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AN EPIPHANY REFLECTION
The story of the magi giving homage to the baby Jesus centers on the issues of exclusivity and jealousy. First of all King Herod was afraid of the announcement of the newborn “King of the Jews.” He was afraid of losing his position and his exclusivity as ruler over the Jewish people. His jealousy made him blind to the prophecy and Jesus’ mission to bring about not another human kingdom, but the kingdom of God.
The other problem with this story is, that the people of Israel have had a long history of being intimate and special through the covenants made by God. We find an example for the election of the people of Israel in the first readings from the prophet Isaiah: “Your light has come, the glory of the Lord shines upon you. … Nations shall walk by your light, and kings by your shining radiance.” Israel is the chosen people; it has a special position among other nations who will look up to them.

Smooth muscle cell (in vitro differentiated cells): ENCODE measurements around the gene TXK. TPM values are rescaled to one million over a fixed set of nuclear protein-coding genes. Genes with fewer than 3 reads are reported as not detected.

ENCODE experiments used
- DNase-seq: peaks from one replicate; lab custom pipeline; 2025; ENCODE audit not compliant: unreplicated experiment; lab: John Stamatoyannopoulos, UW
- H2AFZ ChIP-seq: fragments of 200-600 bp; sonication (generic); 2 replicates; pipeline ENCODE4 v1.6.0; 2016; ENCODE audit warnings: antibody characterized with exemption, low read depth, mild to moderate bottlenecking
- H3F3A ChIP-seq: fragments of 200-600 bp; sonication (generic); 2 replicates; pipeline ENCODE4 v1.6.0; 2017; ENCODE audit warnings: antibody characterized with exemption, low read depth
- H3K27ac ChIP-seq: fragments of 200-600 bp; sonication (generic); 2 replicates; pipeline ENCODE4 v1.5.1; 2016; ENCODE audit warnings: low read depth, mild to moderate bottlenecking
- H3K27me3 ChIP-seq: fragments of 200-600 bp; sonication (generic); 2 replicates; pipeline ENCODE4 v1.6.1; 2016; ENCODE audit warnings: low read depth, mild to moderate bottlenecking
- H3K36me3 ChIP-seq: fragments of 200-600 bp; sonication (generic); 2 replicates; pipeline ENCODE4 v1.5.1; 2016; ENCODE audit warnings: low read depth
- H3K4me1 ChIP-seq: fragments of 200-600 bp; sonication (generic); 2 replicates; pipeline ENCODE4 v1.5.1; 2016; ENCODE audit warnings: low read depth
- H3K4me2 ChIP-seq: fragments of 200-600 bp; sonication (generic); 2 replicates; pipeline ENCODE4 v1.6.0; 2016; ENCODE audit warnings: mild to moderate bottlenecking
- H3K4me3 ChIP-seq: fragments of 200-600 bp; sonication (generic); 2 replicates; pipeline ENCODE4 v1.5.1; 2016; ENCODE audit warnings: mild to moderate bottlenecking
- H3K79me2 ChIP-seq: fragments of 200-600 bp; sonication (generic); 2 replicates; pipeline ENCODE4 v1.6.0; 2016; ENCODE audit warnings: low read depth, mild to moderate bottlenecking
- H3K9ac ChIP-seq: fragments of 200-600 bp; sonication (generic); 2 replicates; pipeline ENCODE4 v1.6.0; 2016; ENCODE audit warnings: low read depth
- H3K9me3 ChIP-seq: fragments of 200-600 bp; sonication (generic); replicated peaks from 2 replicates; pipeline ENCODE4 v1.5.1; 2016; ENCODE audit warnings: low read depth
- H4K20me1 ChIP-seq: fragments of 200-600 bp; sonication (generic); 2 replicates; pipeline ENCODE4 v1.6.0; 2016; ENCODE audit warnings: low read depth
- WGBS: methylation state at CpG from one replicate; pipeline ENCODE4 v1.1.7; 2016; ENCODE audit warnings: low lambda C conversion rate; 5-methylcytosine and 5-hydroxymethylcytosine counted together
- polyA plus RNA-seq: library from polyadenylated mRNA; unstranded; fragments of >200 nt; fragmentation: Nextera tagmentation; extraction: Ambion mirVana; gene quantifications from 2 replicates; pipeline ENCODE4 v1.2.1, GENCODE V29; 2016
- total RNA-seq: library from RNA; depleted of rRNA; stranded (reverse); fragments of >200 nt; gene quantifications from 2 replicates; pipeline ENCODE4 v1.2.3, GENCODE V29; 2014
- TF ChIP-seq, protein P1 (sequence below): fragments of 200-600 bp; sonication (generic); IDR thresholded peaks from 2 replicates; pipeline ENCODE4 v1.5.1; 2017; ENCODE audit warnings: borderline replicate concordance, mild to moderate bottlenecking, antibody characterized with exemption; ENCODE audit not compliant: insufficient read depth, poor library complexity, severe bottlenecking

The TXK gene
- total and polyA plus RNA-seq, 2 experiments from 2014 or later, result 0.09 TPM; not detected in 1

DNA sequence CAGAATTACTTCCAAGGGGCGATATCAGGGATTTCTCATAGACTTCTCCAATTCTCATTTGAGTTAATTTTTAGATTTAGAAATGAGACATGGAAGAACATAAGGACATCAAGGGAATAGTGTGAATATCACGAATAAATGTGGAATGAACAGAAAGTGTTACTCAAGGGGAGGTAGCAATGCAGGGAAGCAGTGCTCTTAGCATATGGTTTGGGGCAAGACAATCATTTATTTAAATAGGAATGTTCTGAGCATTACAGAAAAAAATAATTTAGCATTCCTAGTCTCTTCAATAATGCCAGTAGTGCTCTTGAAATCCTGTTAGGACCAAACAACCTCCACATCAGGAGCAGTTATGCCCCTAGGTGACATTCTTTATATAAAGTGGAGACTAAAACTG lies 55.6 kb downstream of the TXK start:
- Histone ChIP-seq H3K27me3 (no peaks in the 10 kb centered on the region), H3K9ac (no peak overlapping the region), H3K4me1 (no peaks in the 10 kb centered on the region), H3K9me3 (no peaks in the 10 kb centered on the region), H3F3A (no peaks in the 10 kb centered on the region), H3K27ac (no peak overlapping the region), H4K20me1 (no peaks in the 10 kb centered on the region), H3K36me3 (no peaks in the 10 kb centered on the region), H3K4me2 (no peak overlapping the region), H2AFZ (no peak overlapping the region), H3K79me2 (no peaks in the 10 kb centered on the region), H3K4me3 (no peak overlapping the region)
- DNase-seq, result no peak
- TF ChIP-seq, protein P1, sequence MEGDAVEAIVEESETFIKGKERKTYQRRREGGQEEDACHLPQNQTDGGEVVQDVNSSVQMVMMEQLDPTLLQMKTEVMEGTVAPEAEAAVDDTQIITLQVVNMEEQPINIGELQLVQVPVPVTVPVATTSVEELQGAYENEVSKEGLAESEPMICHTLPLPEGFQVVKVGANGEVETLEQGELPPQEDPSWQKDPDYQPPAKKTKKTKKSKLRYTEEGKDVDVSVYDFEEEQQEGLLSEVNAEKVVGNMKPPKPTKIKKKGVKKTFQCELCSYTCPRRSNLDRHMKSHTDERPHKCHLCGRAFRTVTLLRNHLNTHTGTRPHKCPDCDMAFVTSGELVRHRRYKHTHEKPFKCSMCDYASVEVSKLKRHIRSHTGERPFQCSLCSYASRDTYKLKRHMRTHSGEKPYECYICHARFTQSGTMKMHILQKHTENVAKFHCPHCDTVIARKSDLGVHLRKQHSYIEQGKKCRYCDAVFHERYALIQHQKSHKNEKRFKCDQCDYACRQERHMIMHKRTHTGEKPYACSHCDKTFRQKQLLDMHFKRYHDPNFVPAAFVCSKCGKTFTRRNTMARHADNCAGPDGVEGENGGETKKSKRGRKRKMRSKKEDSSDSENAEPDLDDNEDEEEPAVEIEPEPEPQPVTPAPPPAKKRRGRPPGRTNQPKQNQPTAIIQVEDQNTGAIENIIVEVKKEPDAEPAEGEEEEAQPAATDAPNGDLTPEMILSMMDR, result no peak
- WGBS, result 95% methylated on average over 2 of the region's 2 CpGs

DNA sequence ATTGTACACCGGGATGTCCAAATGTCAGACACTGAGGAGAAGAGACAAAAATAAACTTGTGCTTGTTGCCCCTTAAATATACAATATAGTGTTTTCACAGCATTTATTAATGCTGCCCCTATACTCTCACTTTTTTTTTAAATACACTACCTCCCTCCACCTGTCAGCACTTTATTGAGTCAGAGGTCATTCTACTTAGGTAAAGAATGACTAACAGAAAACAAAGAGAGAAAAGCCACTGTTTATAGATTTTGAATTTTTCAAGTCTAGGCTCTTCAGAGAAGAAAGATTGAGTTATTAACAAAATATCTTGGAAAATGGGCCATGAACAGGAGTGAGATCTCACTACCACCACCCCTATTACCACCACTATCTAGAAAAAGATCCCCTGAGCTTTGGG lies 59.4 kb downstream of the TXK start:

But the story of the Epiphany shows that Jesus came for all peoples – even for the lowly shepherds and foreigners like the magi. The fulfillment of Isaiah’s prophecy through the magi makes Israel great in the eyes of God. God fulfills his promises and sends his son, a little child, born by a Jewish woman, part of the Jewish people, descendent of the great king David. God’s love for Israel is great, but not restricted to them. Shepherds and foreigners come and worship Jesus first. The magi fulfill Isaiah’s prophecy of “caravans and camels shall come bearing gold and frankincense.”
Like the magi, we are invited to give our human riches as gifts to the Lord and give up our jealousies and fears. As we come to the Eucharist this Sunday, let us ask the Lord to open our hearts to all of humanity and show them the way to the Son of God who became human like us and for all of us. Let us ask for the grace to be truly transformed by Jesus present in the Eucharist and return home “by another way” – the way of Jesus Christ